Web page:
The "incompatible types" warning comes from how array expressions are treated by the language. First of all, string literals are stored as arrays of char with static extent (meaning they exist over the lifetime of the program). So the type of the string literal "\x80\xbb\x00\xcd" is "4 5-element array of char". However, in most circumstances, an expression of array type will implicitly be converted ("decay") from type "N-element array of T" to "pointer to T", and the value of the expression will be the address of the first element in the array. So, when you wrote the statement

str = "\x80\xbb\x00\xcd";

the type of the literal was implicitly converted from "4 5-element array of char" to "pointer to char", but the target of the assignment is type "100-element array of char", and the types are not compatible (above and beyond the fact that an array expression cannot be the target of the = operator).

To copy the contents of one array to another you would have to use a library function like memcpy, memmove, strcpy, etc. Also, for strcpy to function properly, the source string must be 0-terminated.

Edit per R's comment below, I've struck out the more dumbass sections of my answer.

share|improve this answer
The string literal "\x80\xbb\x00\xcd" already contains a terminating 0, so it's misleading to talk about the final 0 being "added" when using it as an initializer. Further, a partially-initialized object in C always has the remainder of the object zero-filled. This is not specific to strings. –  R.. Sep 27 '10 at 2:36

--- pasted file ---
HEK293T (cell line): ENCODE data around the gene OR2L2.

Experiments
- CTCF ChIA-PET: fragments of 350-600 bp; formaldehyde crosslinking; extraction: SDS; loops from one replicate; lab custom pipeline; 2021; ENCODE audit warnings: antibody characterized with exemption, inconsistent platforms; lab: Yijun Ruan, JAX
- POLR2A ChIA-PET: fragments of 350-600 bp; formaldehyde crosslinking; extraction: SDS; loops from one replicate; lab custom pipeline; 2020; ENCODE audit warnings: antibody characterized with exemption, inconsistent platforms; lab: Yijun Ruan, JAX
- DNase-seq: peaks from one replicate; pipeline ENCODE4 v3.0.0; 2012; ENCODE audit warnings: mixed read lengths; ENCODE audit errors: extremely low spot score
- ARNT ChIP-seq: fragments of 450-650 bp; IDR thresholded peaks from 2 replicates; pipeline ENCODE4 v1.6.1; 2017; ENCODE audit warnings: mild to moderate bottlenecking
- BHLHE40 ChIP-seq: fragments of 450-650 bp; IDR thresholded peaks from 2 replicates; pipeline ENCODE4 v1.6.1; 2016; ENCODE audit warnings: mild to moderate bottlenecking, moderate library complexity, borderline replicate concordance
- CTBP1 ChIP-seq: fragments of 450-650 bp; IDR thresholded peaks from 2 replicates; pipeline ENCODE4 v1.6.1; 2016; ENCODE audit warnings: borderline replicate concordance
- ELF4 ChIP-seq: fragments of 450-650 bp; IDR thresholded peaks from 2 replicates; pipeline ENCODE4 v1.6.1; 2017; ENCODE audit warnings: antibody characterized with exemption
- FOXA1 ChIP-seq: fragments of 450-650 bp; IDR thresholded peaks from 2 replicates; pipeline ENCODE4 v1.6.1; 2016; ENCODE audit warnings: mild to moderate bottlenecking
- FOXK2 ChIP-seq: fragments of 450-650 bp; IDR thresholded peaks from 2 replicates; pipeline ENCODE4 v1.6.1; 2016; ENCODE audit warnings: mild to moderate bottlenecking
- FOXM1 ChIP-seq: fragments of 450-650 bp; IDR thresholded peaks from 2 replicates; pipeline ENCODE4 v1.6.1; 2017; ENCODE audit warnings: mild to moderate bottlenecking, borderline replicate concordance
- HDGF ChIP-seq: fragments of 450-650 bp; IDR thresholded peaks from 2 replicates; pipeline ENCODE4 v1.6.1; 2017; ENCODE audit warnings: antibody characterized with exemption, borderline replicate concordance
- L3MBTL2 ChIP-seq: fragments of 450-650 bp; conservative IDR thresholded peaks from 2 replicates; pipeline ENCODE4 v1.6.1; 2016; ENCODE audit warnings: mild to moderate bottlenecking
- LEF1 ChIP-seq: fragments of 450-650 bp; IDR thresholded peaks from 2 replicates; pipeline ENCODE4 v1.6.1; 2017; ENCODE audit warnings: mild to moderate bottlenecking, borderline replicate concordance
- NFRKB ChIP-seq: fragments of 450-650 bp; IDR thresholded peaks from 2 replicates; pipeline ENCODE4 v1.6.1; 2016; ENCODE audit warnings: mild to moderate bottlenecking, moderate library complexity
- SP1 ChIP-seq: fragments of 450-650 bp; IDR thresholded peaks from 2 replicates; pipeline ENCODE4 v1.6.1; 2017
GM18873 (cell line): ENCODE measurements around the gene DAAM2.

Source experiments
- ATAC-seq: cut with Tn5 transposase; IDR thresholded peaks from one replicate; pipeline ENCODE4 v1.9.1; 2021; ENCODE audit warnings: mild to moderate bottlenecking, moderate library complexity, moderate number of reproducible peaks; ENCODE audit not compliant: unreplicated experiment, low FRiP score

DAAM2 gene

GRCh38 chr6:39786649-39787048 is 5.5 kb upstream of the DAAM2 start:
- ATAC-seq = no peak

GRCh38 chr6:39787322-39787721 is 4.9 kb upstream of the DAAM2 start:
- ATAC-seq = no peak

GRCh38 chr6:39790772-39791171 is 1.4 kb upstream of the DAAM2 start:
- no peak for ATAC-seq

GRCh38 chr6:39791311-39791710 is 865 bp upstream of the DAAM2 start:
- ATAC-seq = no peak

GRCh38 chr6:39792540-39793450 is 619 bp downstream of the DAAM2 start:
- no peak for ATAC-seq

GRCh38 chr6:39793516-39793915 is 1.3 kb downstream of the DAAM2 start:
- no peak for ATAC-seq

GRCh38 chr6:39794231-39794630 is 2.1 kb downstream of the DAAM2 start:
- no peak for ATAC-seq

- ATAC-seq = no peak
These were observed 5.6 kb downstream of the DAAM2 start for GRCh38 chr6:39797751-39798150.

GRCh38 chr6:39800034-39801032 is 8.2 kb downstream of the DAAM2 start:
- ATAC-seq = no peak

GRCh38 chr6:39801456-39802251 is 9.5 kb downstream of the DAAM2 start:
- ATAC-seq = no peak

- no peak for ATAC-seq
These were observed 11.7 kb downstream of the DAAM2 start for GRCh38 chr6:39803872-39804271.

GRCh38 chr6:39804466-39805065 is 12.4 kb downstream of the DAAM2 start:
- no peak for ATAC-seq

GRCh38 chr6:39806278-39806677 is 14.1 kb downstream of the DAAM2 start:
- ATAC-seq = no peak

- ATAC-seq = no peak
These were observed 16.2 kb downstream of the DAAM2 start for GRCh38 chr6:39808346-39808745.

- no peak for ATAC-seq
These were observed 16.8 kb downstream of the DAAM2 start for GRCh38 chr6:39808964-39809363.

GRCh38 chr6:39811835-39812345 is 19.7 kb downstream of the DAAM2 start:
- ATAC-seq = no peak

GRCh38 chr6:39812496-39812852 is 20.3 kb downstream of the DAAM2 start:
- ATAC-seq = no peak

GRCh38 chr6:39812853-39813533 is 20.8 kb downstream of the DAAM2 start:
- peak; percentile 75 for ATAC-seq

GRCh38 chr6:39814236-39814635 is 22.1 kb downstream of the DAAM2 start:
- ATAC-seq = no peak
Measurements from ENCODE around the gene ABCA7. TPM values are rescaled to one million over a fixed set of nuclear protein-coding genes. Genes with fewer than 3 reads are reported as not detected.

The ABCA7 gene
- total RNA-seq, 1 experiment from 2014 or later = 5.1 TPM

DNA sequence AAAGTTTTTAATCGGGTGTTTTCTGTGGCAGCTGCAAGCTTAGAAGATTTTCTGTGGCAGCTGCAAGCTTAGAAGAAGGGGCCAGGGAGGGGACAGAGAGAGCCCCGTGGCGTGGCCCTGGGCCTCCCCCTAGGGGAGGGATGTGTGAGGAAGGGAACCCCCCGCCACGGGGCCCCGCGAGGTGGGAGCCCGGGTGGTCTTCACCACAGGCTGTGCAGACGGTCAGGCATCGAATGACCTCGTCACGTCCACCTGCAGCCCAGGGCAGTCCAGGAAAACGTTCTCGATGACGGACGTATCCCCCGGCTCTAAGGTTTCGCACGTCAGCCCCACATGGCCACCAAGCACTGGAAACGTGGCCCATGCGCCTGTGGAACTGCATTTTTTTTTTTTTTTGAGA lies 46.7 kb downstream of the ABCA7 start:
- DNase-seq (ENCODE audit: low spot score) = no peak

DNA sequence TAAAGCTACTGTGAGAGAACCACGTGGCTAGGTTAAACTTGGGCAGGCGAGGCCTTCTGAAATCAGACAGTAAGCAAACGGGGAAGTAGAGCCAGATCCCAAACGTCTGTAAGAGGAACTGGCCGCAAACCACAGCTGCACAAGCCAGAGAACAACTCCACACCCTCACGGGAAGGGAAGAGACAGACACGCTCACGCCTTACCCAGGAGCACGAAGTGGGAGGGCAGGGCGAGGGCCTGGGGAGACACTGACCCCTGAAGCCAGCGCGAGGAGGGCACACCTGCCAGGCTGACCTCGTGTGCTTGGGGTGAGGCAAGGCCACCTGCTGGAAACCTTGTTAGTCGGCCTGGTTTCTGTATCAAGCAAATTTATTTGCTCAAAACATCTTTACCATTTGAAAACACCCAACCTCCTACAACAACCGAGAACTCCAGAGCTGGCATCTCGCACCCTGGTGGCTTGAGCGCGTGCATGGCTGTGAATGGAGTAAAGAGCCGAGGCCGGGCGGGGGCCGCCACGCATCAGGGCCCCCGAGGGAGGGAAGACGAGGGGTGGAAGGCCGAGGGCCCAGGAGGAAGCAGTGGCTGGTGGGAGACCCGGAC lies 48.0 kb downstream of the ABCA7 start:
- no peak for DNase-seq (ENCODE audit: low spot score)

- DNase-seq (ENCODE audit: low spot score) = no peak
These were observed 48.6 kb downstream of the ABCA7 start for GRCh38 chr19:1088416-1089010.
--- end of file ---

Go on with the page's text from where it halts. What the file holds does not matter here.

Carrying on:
To assign a String Literal to the str Array you can use a the String copy function strcpy.

share|improve this answer
To be more precise: you copy characters (the string 'content') rather than "assigning" a value. –  Robert Sep 26 '10 at 20:33
Yes, assign is not correct. I wanted to point out the possibility how to set the str Array. –  Christian Ammer Sep 26 '10 at 20:43

char a[100] = "\x80\xbb\x00\xcd"; OR char a[] = "\x80\xbb\x00\xcd";

share|improve this answer

str is the name of an array. The name of an array is the address of the 0th element. Therefore, str is a pointer constant. You cannot change the value of a pointer constant, just like you cannot change a constant (you can't do 6 = 5, for example).

share|improve this answer
This is not correct at all. str is not a pointer. –  dreamlax Sep 26 '10 at 23:39
Yes, str is an array of characters. But the name str itself, when used in that context, is a pointer constant. Maybe the terminology I used is different, but what else would you call str when used in that context, str = "\x80\xbb\x00\xcd"; –  Kizaru Sep 27 '10 at 0:02
"The name of an array is the address of the 0th element. Therefore, str is a pointer constant." You appear to have issue with this statement, so I will clarify. I refer to the address of as a pointer constant. For example, suppose you have int x; int *y ; y = &x ; Here, &x is [what my colleagues and I call] a pointer constant--it is a value which is an address of some other place in memory, and it cannot be changed. It is not a pointer. Aside from that, what issues are there with my post? –  Kizaru Sep 27 '10 at 0:21
The problem is that the expression str isn't always treated as a pointer. Here's the relevant paragraph (section, para 3) " Except when it is the operand of the sizeof operator or the unary & operator, or is a string literal used to initialize an array , an expression that has type ‘‘array of type’’ is converted to an expression with type ‘‘pointer to type’’ that points to the initial element of the array object and is not an lvalue. If the array object has register storage class, the behavior is undefined." Emphasis mine. –  John Bode Sep 27 '10 at 0:42
Also, what you call pointer constants are more commonly known as rvalues (i.e. the value of an expression). –  dreamlax Sep 27 '10 at 0:53

Your Answer


By posting your answer, you agree to the privacy policy and terms of service.

Not the answer you're looking for? Browse other questions tagged or ask your own question.